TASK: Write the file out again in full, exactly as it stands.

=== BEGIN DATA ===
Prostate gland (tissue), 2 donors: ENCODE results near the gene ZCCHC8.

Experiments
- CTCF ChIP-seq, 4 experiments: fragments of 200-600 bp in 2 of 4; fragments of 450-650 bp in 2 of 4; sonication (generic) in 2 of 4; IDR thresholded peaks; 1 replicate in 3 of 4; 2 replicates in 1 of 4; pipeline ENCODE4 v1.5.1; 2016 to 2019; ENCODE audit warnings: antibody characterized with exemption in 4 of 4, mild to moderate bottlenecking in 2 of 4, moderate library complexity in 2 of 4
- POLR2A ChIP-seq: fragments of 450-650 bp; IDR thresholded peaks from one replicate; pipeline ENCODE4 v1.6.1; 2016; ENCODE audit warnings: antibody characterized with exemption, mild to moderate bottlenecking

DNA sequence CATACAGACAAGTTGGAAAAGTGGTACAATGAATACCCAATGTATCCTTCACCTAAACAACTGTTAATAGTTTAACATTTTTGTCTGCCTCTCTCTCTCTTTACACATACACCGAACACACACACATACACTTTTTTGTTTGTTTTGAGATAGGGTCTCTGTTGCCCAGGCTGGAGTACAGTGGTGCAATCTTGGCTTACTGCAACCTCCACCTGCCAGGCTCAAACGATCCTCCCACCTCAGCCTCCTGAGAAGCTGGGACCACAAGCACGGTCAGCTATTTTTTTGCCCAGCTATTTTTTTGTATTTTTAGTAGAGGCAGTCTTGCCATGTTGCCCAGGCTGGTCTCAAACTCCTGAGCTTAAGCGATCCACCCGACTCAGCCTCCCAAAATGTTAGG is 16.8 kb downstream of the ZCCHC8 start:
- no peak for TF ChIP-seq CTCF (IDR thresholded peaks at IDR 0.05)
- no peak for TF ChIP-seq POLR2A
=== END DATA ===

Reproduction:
Prostate gland (tissue), 2 donors: ENCODE results near the gene ZCCHC8.

Experiments
- CTCF ChIP-seq, 4 experiments: fragments of 200-600 bp in 2 of 4; fragments of 450-650 bp in 2 of 4; sonication (generic) in 2 of 4; IDR thresholded peaks; 1 replicate in 3 of 4; 2 replicates in 1 of 4; pipeline ENCODE4 v1.5.1; 2016 to 2019; ENCODE audit warnings: antibody characterized with exemption in 4 of 4, mild to moderate bottlenecking in 2 of 4, moderate library complexity in 2 of 4
- POLR2A ChIP-seq: fragments of 450-650 bp; IDR thresholded peaks from one replicate; pipeline ENCODE4 v1.6.1; 2016; ENCODE audit warnings: antibody characterized with exemption, mild to moderate bottlenecking

DNA sequence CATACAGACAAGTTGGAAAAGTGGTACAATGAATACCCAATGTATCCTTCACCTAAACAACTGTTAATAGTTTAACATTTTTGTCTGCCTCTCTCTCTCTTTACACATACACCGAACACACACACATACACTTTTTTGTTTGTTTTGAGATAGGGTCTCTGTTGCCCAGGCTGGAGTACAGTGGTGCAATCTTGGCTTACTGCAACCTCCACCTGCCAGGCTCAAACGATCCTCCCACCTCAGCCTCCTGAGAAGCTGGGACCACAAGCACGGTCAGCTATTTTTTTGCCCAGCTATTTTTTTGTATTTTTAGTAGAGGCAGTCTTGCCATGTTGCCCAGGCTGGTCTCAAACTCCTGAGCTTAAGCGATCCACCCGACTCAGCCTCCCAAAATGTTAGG is 16.8 kb downstream of the ZCCHC8 start:
- no peak for TF ChIP-seq CTCF (IDR thresholded peaks at IDR 0.05)
- no peak for TF ChIP-seq POLR2A